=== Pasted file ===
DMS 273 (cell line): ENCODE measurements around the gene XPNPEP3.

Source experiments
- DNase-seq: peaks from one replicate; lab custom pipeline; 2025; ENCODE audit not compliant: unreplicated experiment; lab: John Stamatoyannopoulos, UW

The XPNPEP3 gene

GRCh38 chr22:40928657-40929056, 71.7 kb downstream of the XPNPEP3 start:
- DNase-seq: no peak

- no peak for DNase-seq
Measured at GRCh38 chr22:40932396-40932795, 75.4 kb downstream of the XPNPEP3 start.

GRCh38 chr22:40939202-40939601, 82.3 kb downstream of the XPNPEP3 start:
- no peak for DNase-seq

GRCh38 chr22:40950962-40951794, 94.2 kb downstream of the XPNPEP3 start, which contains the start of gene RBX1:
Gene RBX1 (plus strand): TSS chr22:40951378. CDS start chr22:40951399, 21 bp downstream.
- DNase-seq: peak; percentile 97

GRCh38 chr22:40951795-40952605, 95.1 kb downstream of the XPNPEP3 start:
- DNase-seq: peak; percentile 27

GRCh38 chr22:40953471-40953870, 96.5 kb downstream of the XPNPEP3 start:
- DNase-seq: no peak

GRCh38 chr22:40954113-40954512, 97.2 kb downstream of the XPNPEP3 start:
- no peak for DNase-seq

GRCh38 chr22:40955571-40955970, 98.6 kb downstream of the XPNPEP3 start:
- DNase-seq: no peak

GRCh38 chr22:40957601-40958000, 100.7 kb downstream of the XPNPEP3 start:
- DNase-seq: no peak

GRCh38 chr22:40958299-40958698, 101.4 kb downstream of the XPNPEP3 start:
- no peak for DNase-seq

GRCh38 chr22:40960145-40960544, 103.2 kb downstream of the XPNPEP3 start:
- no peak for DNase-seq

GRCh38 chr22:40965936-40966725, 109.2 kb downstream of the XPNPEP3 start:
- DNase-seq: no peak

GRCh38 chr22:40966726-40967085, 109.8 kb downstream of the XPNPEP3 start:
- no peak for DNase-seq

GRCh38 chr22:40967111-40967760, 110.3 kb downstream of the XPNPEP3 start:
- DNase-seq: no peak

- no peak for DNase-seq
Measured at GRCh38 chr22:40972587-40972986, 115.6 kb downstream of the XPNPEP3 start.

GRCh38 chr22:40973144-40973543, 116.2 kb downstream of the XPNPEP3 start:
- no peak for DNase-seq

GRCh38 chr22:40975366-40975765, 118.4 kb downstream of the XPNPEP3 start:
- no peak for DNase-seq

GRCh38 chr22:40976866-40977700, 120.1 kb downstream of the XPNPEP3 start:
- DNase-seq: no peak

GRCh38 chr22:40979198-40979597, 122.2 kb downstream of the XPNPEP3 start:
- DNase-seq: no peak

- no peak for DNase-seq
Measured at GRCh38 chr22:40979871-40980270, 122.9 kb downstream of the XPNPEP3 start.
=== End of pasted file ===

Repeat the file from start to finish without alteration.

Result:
DMS 273 (cell line): ENCODE measurements around the gene XPNPEP3.

Source experiments
- DNase-seq: peaks from one replicate; lab custom pipeline; 2025; ENCODE audit not compliant: unreplicated experiment; lab: John Stamatoyannopoulos, UW

The XPNPEP3 gene

GRCh38 chr22:40928657-40929056, 71.7 kb downstream of the XPNPEP3 start:
- DNase-seq: no peak

- no peak for DNase-seq
Measured at GRCh38 chr22:40932396-40932795, 75.4 kb downstream of the XPNPEP3 start.

GRCh38 chr22:40939202-40939601, 82.3 kb downstream of the XPNPEP3 start:
- no peak for DNase-seq

GRCh38 chr22:40950962-40951794, 94.2 kb downstream of the XPNPEP3 start, which contains the start of gene RBX1:
Gene RBX1 (plus strand): TSS chr22:40951378. CDS start chr22:40951399, 21 bp downstream.
- DNase-seq: peak; percentile 97

GRCh38 chr22:40951795-40952605, 95.1 kb downstream of the XPNPEP3 start:
- DNase-seq: peak; percentile 27

GRCh38 chr22:40953471-40953870, 96.5 kb downstream of the XPNPEP3 start:
- DNase-seq: no peak

GRCh38 chr22:40954113-40954512, 97.2 kb downstream of the XPNPEP3 start:
- no peak for DNase-seq

GRCh38 chr22:40955571-40955970, 98.6 kb downstream of the XPNPEP3 start:
- DNase-seq: no peak

GRCh38 chr22:40957601-40958000, 100.7 kb downstream of the XPNPEP3 start:
- DNase-seq: no peak

GRCh38 chr22:40958299-40958698, 101.4 kb downstream of the XPNPEP3 start:
- no peak for DNase-seq

GRCh38 chr22:40960145-40960544, 103.2 kb downstream of the XPNPEP3 start:
- no peak for DNase-seq

GRCh38 chr22:40965936-40966725, 109.2 kb downstream of the XPNPEP3 start:
- DNase-seq: no peak

GRCh38 chr22:40966726-40967085, 109.8 kb downstream of the XPNPEP3 start:
- no peak for DNase-seq

GRCh38 chr22:40967111-40967760, 110.3 kb downstream of the XPNPEP3 start:
- DNase-seq: no peak

- no peak for DNase-seq
Measured at GRCh38 chr22:40972587-40972986, 115.6 kb downstream of the XPNPEP3 start.

GRCh38 chr22:40973144-40973543, 116.2 kb downstream of the XPNPEP3 start:
- no peak for DNase-seq

GRCh38 chr22:40975366-40975765, 118.4 kb downstream of the XPNPEP3 start:
- no peak for DNase-seq

GRCh38 chr22:40976866-40977700, 120.1 kb downstream of the XPNPEP3 start:
- DNase-seq: no peak

GRCh38 chr22:40979198-40979597, 122.2 kb downstream of the XPNPEP3 start:
- DNase-seq: no peak

- no peak for DNase-seq
Measured at GRCh38 chr22:40979871-40980270, 122.9 kb downstream of the XPNPEP3 start.